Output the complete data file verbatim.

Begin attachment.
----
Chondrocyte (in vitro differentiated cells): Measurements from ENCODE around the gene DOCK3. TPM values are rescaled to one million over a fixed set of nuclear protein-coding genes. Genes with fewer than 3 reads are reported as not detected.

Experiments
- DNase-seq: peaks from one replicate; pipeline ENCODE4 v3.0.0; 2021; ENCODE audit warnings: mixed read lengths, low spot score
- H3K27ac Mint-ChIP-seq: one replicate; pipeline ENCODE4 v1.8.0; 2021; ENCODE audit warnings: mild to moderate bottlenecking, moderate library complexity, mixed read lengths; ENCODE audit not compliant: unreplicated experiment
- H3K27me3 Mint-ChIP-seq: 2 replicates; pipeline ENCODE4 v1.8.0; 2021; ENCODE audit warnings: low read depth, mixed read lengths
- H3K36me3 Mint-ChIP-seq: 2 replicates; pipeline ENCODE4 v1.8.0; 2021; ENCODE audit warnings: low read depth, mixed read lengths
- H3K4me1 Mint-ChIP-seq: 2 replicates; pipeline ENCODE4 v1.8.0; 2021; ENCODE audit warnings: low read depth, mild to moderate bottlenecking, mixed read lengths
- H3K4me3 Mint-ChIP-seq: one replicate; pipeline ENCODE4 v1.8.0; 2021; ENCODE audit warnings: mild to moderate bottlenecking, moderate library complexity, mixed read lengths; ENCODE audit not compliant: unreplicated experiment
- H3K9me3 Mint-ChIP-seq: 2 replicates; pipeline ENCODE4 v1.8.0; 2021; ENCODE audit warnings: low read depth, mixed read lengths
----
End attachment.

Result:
Chondrocyte (in vitro differentiated cells): Measurements from ENCODE around the gene DOCK3. TPM values are rescaled to one million over a fixed set of nuclear protein-coding genes. Genes with fewer than 3 reads are reported as not detected.

Experiments
- DNase-seq: peaks from one replicate; pipeline ENCODE4 v3.0.0; 2021; ENCODE audit warnings: mixed read lengths, low spot score
- H3K27ac Mint-ChIP-seq: one replicate; pipeline ENCODE4 v1.8.0; 2021; ENCODE audit warnings: mild to moderate bottlenecking, moderate library complexity, mixed read lengths; ENCODE audit not compliant: unreplicated experiment
- H3K27me3 Mint-ChIP-seq: 2 replicates; pipeline ENCODE4 v1.8.0; 2021; ENCODE audit warnings: low read depth, mixed read lengths
- H3K36me3 Mint-ChIP-seq: 2 replicates; pipeline ENCODE4 v1.8.0; 2021; ENCODE audit warnings: low read depth, mixed read lengths
- H3K4me1 Mint-ChIP-seq: 2 replicates; pipeline ENCODE4 v1.8.0; 2021; ENCODE audit warnings: low read depth, mild to moderate bottlenecking, mixed read lengths
- H3K4me3 Mint-ChIP-seq: one replicate; pipeline ENCODE4 v1.8.0; 2021; ENCODE audit warnings: mild to moderate bottlenecking, moderate library complexity, mixed read lengths; ENCODE audit not compliant: unreplicated experiment
- H3K9me3 Mint-ChIP-seq: 2 replicates; pipeline ENCODE4 v1.8.0; 2021; ENCODE audit warnings: low read depth, mixed read lengths